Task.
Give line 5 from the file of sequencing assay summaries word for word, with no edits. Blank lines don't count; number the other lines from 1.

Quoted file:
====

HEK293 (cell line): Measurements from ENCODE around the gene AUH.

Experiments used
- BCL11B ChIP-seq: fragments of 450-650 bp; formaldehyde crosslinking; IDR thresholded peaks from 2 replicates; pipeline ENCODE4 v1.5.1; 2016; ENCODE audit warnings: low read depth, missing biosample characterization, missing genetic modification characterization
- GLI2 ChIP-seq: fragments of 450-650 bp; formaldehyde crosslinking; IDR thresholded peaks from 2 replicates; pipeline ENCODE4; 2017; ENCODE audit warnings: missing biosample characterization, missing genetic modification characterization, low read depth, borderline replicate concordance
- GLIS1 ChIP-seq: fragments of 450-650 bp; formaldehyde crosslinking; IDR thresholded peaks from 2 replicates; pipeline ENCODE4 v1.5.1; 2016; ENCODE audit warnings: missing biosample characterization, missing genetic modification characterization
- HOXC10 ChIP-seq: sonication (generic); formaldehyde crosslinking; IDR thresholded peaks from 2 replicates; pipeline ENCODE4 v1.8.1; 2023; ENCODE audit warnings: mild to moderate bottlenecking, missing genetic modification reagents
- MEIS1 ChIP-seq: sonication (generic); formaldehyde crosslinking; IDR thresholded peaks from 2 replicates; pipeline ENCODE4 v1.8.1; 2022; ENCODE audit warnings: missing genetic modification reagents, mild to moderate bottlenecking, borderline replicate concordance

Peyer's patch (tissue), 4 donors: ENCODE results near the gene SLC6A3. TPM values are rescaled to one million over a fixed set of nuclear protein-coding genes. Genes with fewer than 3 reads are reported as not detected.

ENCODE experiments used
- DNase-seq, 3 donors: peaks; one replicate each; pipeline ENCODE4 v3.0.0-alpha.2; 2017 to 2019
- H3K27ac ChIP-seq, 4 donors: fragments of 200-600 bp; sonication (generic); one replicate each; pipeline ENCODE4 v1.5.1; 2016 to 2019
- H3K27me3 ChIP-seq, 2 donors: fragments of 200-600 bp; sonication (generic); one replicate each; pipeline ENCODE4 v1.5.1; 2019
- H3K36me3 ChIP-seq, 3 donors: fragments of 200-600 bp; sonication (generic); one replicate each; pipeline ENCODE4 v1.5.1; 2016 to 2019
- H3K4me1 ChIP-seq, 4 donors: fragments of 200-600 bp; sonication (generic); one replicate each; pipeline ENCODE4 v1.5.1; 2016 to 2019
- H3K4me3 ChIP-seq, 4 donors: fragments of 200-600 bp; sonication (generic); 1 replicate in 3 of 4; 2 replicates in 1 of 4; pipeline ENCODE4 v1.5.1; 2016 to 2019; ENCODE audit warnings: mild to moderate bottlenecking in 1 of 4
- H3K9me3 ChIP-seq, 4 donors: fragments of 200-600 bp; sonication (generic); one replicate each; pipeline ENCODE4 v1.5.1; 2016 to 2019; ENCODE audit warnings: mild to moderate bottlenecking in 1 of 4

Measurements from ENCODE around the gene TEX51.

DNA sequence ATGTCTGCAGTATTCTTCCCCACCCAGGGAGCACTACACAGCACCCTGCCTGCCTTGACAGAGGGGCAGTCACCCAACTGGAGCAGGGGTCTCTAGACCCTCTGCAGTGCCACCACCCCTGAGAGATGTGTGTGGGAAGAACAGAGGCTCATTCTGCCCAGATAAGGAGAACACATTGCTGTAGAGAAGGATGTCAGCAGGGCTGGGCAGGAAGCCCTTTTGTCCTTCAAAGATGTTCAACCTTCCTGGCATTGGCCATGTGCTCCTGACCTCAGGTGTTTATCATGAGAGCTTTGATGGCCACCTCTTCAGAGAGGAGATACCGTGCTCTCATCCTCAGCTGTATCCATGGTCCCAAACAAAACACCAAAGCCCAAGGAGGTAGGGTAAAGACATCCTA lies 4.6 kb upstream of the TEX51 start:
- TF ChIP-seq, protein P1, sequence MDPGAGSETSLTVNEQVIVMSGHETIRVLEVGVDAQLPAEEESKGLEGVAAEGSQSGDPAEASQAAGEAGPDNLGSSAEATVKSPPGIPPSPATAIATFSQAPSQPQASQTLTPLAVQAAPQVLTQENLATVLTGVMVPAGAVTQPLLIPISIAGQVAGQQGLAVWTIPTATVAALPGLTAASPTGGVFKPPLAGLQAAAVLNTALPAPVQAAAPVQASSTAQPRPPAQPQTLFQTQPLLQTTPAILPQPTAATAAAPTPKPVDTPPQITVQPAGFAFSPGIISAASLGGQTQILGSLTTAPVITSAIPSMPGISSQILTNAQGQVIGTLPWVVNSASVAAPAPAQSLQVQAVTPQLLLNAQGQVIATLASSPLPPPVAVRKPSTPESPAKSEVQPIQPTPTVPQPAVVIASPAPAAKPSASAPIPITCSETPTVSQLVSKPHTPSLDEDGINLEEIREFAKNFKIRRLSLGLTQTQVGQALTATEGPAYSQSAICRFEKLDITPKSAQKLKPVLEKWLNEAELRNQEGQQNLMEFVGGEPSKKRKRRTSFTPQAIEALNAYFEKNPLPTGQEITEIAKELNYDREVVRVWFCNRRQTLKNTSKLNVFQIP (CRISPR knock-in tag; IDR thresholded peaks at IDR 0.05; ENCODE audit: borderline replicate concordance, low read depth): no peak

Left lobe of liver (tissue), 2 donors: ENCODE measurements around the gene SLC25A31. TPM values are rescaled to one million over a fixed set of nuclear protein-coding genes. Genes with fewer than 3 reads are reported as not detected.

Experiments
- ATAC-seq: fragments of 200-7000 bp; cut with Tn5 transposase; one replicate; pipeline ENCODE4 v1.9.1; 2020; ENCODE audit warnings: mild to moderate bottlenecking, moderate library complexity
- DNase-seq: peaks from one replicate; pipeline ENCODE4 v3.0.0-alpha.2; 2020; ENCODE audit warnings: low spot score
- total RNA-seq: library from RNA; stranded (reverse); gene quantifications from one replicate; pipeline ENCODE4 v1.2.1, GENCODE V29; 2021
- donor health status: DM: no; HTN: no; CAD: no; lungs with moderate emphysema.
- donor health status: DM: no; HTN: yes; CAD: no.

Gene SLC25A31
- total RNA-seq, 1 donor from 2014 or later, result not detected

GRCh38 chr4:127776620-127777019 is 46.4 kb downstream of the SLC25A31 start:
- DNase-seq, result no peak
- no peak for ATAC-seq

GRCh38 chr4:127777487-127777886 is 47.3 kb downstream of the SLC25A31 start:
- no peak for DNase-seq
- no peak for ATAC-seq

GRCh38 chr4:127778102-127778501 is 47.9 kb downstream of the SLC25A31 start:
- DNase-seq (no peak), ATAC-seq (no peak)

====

- GLIS1 ChIP-seq: fragments of 450-650 bp; formaldehyde crosslinking; IDR thresholded peaks from 2 replicates; pipeline ENCODE4 v1.5.1; 2016; ENCODE audit warnings: missing biosample characterization, missing genetic modification characterization